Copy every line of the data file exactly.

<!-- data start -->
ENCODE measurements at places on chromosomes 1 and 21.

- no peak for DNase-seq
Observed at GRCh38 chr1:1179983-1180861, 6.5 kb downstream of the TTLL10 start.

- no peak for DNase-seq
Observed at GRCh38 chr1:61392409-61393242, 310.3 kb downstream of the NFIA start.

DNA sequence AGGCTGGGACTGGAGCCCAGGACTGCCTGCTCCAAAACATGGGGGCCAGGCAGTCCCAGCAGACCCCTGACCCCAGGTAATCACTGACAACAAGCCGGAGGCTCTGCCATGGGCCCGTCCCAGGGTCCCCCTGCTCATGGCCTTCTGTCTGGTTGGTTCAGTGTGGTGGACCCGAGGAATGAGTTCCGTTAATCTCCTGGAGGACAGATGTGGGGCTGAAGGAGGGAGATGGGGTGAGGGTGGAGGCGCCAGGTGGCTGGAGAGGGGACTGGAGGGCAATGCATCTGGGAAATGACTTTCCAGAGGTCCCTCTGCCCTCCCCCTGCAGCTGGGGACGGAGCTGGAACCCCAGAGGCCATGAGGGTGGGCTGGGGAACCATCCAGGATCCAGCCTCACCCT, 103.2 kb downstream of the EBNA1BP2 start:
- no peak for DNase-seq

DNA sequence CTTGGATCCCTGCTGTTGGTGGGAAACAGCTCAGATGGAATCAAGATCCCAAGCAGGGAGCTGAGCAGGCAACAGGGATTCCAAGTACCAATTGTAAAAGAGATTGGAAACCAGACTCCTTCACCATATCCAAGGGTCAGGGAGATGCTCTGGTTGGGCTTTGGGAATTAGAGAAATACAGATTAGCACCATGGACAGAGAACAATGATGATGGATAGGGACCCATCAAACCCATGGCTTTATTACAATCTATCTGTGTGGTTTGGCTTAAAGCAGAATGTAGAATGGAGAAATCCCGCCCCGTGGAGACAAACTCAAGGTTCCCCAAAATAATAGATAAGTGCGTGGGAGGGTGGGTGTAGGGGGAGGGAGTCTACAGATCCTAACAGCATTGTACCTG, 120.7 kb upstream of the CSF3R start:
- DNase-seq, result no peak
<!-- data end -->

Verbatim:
ENCODE measurements at places on chromosomes 1 and 21.

- no peak for DNase-seq
Observed at GRCh38 chr1:1179983-1180861, 6.5 kb downstream of the TTLL10 start.

- no peak for DNase-seq
Observed at GRCh38 chr1:61392409-61393242, 310.3 kb downstream of the NFIA start.

DNA sequence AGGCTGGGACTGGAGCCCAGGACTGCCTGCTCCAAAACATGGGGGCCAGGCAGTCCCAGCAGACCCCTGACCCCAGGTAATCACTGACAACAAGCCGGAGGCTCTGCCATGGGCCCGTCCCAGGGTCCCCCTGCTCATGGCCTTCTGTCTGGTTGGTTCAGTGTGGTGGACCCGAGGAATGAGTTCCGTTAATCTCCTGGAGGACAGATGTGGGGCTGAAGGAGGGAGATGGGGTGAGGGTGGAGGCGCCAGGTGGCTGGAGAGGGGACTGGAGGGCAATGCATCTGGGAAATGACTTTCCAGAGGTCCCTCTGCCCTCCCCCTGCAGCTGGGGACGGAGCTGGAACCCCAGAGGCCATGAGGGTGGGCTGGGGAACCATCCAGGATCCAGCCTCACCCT, 103.2 kb downstream of the EBNA1BP2 start:
- no peak for DNase-seq

DNA sequence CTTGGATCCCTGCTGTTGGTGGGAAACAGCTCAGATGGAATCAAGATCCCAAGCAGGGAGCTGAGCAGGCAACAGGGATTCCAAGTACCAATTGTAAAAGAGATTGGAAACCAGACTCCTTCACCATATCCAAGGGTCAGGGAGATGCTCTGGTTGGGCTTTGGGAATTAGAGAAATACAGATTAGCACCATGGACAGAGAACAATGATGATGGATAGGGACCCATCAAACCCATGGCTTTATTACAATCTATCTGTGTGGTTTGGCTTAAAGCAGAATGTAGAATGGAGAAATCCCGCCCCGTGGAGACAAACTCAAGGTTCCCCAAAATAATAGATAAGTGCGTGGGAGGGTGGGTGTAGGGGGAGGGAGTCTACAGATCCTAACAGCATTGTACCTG, 120.7 kb upstream of the CSF3R start:
- DNase-seq, result no peak